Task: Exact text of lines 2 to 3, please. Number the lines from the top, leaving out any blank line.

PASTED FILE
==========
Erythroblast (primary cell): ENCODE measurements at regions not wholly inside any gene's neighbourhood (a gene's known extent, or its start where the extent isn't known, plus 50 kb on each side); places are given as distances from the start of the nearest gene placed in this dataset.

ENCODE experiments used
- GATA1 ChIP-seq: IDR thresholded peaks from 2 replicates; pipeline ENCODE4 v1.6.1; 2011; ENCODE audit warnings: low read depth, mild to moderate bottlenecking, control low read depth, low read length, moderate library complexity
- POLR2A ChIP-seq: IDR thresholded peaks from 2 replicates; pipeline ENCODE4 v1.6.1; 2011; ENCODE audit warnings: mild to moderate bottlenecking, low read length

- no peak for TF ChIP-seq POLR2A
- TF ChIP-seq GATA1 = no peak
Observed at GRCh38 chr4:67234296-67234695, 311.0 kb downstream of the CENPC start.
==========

ENCODE experiments used
- GATA1 ChIP-seq: IDR thresholded peaks from 2 replicates; pipeline ENCODE4 v1.6.1; 2011; ENCODE audit warnings: low read depth, mild to moderate bottlenecking, control low read depth, low read length, moderate library complexity